Don’t Run with that Pencil!
Have you ever heard or shouted that warning?
A German woman didn’t heed that advice as a child and as a result spent the next 55 years with about 8cm of pencil lodged in her brain.
According to Spiegel Online,
A woman who lived with an 8-centimeter (3.1-inch) pencil lodged in her brain for 55 years has had most of it removed in a complex operation. She is now looking forward to a life without headaches and nosebleeds and hopes to also regain her sense of smell.
“When I was four years old I fell down in Dessau with a pencil in my hand. The pencil bored its way through my skin — and disappeared in my head,” Margret Wegner, 59, told the mass circulation newspaper Bild. “It was incredibly painful.”
The pencil missed her optic nerve and a major artery by just millimeters. A doctor treated the wound, but no one dared to operate on her brain. She decided to have the life-threatening operation after 55 years, and it was successfully carried out by a surgeon in a Berlin hospital last week.
Most of the pencil — six centimeters of it — was removed but the 2-centimeter-long tip has grown in so tightly that it will remain lodged in her brain.
All I can say? Congragulations. And Blech – brain pencils.
Almost as bad as “Mr. Phineas Gage’s Famous Injury”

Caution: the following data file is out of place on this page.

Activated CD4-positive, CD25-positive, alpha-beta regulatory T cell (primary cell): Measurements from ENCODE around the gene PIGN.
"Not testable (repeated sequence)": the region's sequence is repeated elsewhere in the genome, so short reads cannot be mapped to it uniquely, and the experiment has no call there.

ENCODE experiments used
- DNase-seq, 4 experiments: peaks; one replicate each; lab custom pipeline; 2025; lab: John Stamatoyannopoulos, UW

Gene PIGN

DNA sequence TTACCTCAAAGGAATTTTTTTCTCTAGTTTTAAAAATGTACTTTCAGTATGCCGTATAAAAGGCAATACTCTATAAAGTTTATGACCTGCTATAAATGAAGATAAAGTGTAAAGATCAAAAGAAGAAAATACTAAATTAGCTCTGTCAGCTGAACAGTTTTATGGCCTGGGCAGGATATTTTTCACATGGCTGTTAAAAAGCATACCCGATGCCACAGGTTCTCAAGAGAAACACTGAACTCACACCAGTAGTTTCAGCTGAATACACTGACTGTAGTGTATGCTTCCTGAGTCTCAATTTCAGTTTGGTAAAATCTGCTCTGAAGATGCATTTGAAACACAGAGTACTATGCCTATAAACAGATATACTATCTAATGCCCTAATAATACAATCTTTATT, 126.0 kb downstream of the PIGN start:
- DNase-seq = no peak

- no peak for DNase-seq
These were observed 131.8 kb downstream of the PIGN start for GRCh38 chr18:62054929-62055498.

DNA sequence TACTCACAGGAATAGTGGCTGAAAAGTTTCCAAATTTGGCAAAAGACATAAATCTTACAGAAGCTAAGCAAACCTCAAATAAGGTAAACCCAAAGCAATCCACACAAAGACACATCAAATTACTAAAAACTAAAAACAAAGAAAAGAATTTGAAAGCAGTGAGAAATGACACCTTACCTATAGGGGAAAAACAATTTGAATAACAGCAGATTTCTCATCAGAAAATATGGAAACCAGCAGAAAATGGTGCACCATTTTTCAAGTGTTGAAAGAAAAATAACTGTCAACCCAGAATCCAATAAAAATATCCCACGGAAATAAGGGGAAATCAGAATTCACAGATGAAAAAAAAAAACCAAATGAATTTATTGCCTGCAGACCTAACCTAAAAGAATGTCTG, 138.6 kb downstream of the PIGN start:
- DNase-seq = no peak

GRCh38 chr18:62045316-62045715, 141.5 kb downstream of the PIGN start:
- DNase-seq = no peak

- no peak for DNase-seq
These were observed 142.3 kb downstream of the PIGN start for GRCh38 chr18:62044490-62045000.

Mr. Gage was employed as a railroad worker in Vermont and fell victim to a freak accident that involved a long metal rod called a tamping iron. This rod was used to pack sand over an explosive charge, which was used to excavate rock for the building of railroad lines. In this instance the charge exploded unexpectedly and propelled the 3-foot-long rod through Mr. Gage’s head. The 13-pound rod entered the left cheek and exited the midline of the skull anterior to the bregma, resulting in severe injury to his left and, in all probability,2 his right prefrontal cortex. The Gage case, one of the most famous and influential in neuropsychiatry, played a crucial role in the discovery of behavioral syndromes resulting from frontal lobe dysfunction. Readers interested in detailed accounts of the case and its historical context can find excellent reviews by MacMillan3 and Barker.4
By the way, “behavioral syndromes resulting from frontal lobe dysfunction” is just a nice way of saying lobotomy among loved ones and doctors.